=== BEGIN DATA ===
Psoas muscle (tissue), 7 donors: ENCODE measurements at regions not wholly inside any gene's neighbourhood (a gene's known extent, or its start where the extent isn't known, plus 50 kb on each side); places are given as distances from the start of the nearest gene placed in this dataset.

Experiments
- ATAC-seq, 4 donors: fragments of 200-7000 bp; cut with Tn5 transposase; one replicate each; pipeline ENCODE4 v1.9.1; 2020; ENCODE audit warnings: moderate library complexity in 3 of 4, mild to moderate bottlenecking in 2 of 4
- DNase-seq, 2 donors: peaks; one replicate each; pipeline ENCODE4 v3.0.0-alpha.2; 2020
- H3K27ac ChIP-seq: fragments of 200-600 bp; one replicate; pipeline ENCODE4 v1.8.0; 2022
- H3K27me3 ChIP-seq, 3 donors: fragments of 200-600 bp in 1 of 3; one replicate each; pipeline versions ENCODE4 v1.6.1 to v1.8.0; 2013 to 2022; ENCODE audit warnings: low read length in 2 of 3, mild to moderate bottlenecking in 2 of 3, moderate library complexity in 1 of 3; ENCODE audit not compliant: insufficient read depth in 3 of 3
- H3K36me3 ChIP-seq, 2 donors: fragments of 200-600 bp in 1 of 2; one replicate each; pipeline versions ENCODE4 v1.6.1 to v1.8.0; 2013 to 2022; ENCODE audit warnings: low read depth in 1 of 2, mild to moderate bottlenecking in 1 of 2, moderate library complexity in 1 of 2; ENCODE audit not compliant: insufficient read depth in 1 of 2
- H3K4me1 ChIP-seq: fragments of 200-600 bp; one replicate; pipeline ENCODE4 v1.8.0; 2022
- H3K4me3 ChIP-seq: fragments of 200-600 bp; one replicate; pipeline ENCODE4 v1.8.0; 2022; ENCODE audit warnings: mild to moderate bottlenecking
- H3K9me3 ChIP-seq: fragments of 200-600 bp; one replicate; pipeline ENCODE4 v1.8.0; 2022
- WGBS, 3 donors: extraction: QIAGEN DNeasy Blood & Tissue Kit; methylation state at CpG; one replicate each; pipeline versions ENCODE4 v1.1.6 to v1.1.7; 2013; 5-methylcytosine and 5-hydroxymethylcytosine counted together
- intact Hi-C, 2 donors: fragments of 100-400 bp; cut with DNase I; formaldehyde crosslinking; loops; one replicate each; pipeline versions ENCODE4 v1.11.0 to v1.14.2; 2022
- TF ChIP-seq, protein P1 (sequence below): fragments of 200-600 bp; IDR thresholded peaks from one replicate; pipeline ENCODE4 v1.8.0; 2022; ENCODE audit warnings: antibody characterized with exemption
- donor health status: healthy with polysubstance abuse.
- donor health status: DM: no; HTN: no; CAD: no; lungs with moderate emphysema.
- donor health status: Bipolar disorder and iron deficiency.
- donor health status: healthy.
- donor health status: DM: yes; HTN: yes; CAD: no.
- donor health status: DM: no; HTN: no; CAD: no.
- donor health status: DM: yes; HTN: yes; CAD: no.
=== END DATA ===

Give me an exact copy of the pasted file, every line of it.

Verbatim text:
Psoas muscle (tissue), 7 donors: ENCODE measurements at regions not wholly inside any gene's neighbourhood (a gene's known extent, or its start where the extent isn't known, plus 50 kb on each side); places are given as distances from the start of the nearest gene placed in this dataset.

Experiments
- ATAC-seq, 4 donors: fragments of 200-7000 bp; cut with Tn5 transposase; one replicate each; pipeline ENCODE4 v1.9.1; 2020; ENCODE audit warnings: moderate library complexity in 3 of 4, mild to moderate bottlenecking in 2 of 4
- DNase-seq, 2 donors: peaks; one replicate each; pipeline ENCODE4 v3.0.0-alpha.2; 2020
- H3K27ac ChIP-seq: fragments of 200-600 bp; one replicate; pipeline ENCODE4 v1.8.0; 2022
- H3K27me3 ChIP-seq, 3 donors: fragments of 200-600 bp in 1 of 3; one replicate each; pipeline versions ENCODE4 v1.6.1 to v1.8.0; 2013 to 2022; ENCODE audit warnings: low read length in 2 of 3, mild to moderate bottlenecking in 2 of 3, moderate library complexity in 1 of 3; ENCODE audit not compliant: insufficient read depth in 3 of 3
- H3K36me3 ChIP-seq, 2 donors: fragments of 200-600 bp in 1 of 2; one replicate each; pipeline versions ENCODE4 v1.6.1 to v1.8.0; 2013 to 2022; ENCODE audit warnings: low read depth in 1 of 2, mild to moderate bottlenecking in 1 of 2, moderate library complexity in 1 of 2; ENCODE audit not compliant: insufficient read depth in 1 of 2
- H3K4me1 ChIP-seq: fragments of 200-600 bp; one replicate; pipeline ENCODE4 v1.8.0; 2022
- H3K4me3 ChIP-seq: fragments of 200-600 bp; one replicate; pipeline ENCODE4 v1.8.0; 2022; ENCODE audit warnings: mild to moderate bottlenecking
- H3K9me3 ChIP-seq: fragments of 200-600 bp; one replicate; pipeline ENCODE4 v1.8.0; 2022
- WGBS, 3 donors: extraction: QIAGEN DNeasy Blood & Tissue Kit; methylation state at CpG; one replicate each; pipeline versions ENCODE4 v1.1.6 to v1.1.7; 2013; 5-methylcytosine and 5-hydroxymethylcytosine counted together
- intact Hi-C, 2 donors: fragments of 100-400 bp; cut with DNase I; formaldehyde crosslinking; loops; one replicate each; pipeline versions ENCODE4 v1.11.0 to v1.14.2; 2022
- TF ChIP-seq, protein P1 (sequence below): fragments of 200-600 bp; IDR thresholded peaks from one replicate; pipeline ENCODE4 v1.8.0; 2022; ENCODE audit warnings: antibody characterized with exemption
- donor health status: healthy with polysubstance abuse.
- donor health status: DM: no; HTN: no; CAD: no; lungs with moderate emphysema.
- donor health status: Bipolar disorder and iron deficiency.
- donor health status: healthy.
- donor health status: DM: yes; HTN: yes; CAD: no.
- donor health status: DM: no; HTN: no; CAD: no.
- donor health status: DM: yes; HTN: yes; CAD: no.